Let’s look briefly at the process in more detail. Currently, lawyers involved in Judicial Review work are paid to carry out work before a Judicial Review is issued. This involves deciding whether the case is worth running, and then sending a pre-action letter to the government body in question, outlining why we believe them to have done something wrong, asking them to fix it so we don’t have to go to Court, and requesting relevant documents to help us find out more about what has happened in the client’s case. Typically, these letters receive no response, and so further funding is applied for an a Judicial Review is issued. If the government body in question does respond to a pre-action letter, it is usually to outline why it doesn’t think it has done anything wrong at all, and why it doesn’t then need to fix anything.

Often, it is only once proceedings are issued, and the government body realises that if it continues to fight the case it will be likely to lose, that it backs down and settles. It’s rare for a government body to concede at the pre-action stage. If a government body knows that funding is unlikely to be granted for the client to proceed to issue Judicial Review proceedings, it can continue to ignore pre-action letters, with impunity. Is this perhaps part of the plan? See our blog post below for more on the state and Judicial Review.

Exceptional funding

The MoJ claims that ‘exceptional funding’ will be available for those who don’t meet the residence test. This is seriously misleading because in practice exceptional funding is only available in very, very few cases. In fact the Lord Chancellor’s guidance itself makes clear that the government do not think that exceptional funding should generally be granted for immigration cases (which trafficking cases would be). So how can the government claim that exceptional funding is enough to ensure access to justice for victims of trafficking?

When the government made dramatic cuts to legal aid earlier this year, removing from scope many important areas of family, housing and immigration law, among others, we were promised the same – that exceptional funding would be available for those who really need legal aid. Yet from 1 April 2013 to 18 June 2013, there were just five grants of exceptional funding (see detailed Freedom of Information request here).  The exceptional funding application form is 14 pages long and comes with 19 pages of guidance – too long for firms to be expected to do on a pro bono basis. The Public Law Project have criticised the exceptional funding regime as a ‘fig leaf, not a safeguard’.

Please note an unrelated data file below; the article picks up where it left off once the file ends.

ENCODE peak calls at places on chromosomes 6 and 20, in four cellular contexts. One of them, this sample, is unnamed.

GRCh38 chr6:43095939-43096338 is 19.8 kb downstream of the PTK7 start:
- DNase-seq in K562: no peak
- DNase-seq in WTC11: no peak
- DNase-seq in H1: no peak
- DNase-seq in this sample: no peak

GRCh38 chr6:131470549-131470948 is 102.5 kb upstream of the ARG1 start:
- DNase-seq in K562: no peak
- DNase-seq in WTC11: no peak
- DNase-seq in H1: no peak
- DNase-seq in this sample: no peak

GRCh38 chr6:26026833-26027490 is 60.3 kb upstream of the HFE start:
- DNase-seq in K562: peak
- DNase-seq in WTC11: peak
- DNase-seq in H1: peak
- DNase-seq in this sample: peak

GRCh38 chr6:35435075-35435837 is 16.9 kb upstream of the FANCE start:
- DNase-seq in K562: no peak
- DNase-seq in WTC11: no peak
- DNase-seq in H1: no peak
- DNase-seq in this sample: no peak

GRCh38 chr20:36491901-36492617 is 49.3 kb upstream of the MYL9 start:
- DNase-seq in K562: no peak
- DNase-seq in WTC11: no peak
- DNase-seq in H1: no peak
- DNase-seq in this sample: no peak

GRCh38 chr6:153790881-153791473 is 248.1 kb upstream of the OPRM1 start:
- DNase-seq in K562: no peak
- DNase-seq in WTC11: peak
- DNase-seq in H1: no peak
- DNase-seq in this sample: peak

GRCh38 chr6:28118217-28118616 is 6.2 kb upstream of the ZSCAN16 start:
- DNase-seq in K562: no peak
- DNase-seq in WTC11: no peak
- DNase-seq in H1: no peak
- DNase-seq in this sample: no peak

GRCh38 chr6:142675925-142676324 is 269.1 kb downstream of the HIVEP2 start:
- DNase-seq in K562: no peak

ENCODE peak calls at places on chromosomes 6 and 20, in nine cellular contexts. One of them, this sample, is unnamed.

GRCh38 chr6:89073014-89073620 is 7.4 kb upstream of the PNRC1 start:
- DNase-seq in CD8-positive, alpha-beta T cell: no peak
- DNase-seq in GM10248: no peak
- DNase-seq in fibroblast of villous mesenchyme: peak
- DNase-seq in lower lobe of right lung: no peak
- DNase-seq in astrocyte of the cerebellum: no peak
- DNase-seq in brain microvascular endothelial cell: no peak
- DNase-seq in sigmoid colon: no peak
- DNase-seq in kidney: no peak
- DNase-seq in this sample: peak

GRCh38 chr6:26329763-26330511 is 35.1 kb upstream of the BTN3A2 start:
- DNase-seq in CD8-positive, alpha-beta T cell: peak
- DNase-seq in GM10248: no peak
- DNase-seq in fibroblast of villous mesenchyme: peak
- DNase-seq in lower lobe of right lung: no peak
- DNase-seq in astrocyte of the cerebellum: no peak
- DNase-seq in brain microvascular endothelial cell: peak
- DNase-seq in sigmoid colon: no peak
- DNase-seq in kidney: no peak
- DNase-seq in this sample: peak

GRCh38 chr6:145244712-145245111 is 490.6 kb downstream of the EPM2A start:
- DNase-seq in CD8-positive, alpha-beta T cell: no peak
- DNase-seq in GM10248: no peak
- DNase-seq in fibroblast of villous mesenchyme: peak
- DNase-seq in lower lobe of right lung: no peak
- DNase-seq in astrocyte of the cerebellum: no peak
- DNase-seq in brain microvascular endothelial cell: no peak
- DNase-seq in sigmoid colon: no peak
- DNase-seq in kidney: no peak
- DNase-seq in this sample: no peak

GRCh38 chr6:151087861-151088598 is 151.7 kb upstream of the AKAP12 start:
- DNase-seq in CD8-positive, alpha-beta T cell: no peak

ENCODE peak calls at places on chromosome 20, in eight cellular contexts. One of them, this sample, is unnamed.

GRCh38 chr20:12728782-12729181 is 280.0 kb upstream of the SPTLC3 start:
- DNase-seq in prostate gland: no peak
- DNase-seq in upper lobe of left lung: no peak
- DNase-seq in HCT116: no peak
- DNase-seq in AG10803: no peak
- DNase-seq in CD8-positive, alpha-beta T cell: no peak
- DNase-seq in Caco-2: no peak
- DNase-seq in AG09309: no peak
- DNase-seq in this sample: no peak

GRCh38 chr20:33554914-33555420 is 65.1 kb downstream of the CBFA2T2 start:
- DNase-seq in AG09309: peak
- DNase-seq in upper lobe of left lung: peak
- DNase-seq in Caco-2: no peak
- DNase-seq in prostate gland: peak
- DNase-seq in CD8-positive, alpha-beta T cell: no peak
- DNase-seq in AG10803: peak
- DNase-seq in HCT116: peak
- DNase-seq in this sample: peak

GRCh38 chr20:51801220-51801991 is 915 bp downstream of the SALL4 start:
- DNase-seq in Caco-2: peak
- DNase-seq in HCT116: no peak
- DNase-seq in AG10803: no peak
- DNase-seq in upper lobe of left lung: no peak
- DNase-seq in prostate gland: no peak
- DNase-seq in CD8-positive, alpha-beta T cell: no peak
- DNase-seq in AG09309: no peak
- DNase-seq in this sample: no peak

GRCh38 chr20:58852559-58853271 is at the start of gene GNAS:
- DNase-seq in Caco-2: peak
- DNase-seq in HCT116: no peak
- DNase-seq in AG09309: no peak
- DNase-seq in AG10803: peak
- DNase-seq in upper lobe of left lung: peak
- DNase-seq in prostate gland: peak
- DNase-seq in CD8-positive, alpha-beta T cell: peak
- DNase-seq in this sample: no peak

Finally, the MoJ addresses victims of trafficking, but doesn’t specifically explain how it will protect victims of domestic violence if the proposals proceed. A British citizen escaping to a refuge in the middle of the night without any belongings; a foreign national here on a spouse visa; the wife of a European national with the automatic right to remain here under European law – how would any of these be able to prove that they meet the residence test, if they suffered domestic violence and urgently needed help?

The MoJ’s proposals will prevent victims of trafficking from being able to enforce rights they enjoy under UK law. The reforms are short-sighted, unclear on whether they will make any financial savings, and part of a wider anti-migrant ideology – let’s continue to make our opposition to them heard!

Read more

Our previous blogs on the Residence Test are here

The government’s recent defence of their proposed changes to criminal legal aid has also been criticised in today’s Guardian by the Justice Alliance and others here